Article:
Reflections On Collecting Things

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This exhibition, brought to our attention by a lengthy respectful review here, is the first time we have heard of this museum, but now that it is on our radar we stay tuned. This looks like our kind of show:

Object Lessons: The New Museum
Explores Why We Keep Things

Curators at the New Museum have created an exhibit with over 4,000 objects that examines the various ways we collect and own items.

By

We live in a sharing economy of collaborative consumption — services, not stuff. Crowdsourcing, peer-to-peer rentals like Airbnb: An interest, exemplified by millennials, in a temporary ownership of goods.

Apps, not objects.

What, then, to make of objects? In a culture being redefined by the way it consumes, what to make of people who collect things, who keep things? What to make of the personal archives, the private universes, the physical stabs at permanence and immortality that collectors create?

The Keeper,” the New Museum’s summer show, a four-floor exhibit that opens on Wednesday, July 20, is a museum blockbuster of a different kind.

With over 4,000 objects representing more than two dozen collectors, including contemporary artists making art conceived by collecting, Massimiliano Gioni, the museum’s artistic director, and his team of curators have mounted a remarkable series of object lessons about what it means to “keep,” the relationship of possession to loss, the madness inherent in love, and the undeniable importance of the individual’s voice in recording and interpreting history and its sweep.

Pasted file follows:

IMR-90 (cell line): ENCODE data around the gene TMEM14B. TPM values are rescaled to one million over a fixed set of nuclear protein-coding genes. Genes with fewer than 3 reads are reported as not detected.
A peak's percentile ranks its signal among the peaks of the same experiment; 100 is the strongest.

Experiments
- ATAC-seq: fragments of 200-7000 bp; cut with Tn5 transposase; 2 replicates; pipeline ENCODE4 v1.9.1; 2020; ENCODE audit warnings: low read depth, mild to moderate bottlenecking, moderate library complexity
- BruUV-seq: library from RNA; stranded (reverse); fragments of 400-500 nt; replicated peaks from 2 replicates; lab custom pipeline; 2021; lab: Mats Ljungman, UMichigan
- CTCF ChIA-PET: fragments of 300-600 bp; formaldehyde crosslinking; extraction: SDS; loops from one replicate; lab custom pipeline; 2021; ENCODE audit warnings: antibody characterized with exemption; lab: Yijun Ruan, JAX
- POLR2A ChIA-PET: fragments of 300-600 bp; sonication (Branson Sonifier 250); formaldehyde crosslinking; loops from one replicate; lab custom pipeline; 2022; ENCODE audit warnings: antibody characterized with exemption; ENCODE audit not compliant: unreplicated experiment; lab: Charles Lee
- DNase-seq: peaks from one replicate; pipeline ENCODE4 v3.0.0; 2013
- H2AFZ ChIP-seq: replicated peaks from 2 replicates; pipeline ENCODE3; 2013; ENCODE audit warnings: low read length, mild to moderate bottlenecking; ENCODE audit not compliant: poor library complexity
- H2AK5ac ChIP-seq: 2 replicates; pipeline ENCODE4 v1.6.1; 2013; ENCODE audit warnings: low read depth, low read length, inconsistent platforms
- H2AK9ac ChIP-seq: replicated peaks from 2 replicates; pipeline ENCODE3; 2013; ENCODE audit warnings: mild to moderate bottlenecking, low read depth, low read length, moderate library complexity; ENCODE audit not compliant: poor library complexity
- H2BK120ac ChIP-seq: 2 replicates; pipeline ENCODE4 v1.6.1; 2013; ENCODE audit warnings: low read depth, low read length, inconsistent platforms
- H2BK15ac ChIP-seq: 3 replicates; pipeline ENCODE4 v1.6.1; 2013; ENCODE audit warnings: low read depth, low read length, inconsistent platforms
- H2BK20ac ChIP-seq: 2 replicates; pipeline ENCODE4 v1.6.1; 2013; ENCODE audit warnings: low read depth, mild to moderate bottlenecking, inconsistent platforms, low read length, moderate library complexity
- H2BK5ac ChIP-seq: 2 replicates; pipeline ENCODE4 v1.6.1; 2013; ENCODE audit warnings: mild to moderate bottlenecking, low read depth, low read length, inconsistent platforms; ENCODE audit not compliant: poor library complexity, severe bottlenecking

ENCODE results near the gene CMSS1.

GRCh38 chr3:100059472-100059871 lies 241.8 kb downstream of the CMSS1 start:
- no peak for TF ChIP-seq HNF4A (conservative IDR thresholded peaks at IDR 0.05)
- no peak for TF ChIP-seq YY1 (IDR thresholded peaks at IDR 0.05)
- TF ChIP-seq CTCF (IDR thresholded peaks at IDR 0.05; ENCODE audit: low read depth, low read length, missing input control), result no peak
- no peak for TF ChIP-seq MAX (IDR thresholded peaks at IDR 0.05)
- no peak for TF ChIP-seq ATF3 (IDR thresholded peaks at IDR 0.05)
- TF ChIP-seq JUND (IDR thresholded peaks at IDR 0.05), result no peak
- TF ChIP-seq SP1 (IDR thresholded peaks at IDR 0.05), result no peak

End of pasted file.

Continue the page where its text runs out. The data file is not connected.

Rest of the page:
“The Keeper” is its own cultural crowdsourcing, including Korbinian Aigner’s postcard-size still lifes of fruit, painted by Mr. Aigner, a German Catholic priest, while interred in the Dachau concentration camp, where he cultivated apples until his escape. Also on view are 3,000 photographs of people with their teddy bears, assembled by Ydessa Hendeles, a contemporary Canadian artist.

Mr. Aigner’s pomological studies were most likely an act of survival, focusing on the reassuring rationality of record-making during the irrational decimation by the Reich. And, like much of “The Keeper,” Ms. Hendeles’s “Partners (The Teddy Bear Project)” is a kind of unexpected infiltration into ordinary lives, a backstage look at the familiar spectacle of the 20th century as we think we know it.

“I don’t want to flatten it by saying it’s a show about collections,” Mr. Gioni said, sitting in the museum recently, concerned that many people associate objects with “luxury objects,” especially in the art world. Mr. Gioni explained that part of his intention for “The Keeper” was to look at ways of collecting and owning things.

“It’s not the economic value that makes the value of the object,” he said. “Notions of values are more complicated than keeping score at auction.”

There are no masterpieces in the exhibition, as one would expect of a major museum show.

“There’s no hierarchy,” Lisa Phillips, the New Museum’s director, said. “Each has its integrity as a project.”

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A print from Zofia Rydet’s “Sociological Record.”Credit Fundacja Sztuk Wizualnych and Zofia Rydet Foundation

Yet every piece is a masterwork in its right. The exhibition includes the photographed interiors of “Sociological Record” by Zofia Rydet. In 1978, at 67, she took up photography with the purpose of documenting every household in Poland, as a way to reveal people through the things they lived with. Harry Smith, an American filmmaker and ethnomusicologist, collected string figures, also in the show, made by indigenous peoples around the world. In an interview in 1969, Mr. Smith said, “As far as I know, the string figures are the only universal thing other than singing.”…

Read the whole review here.

 

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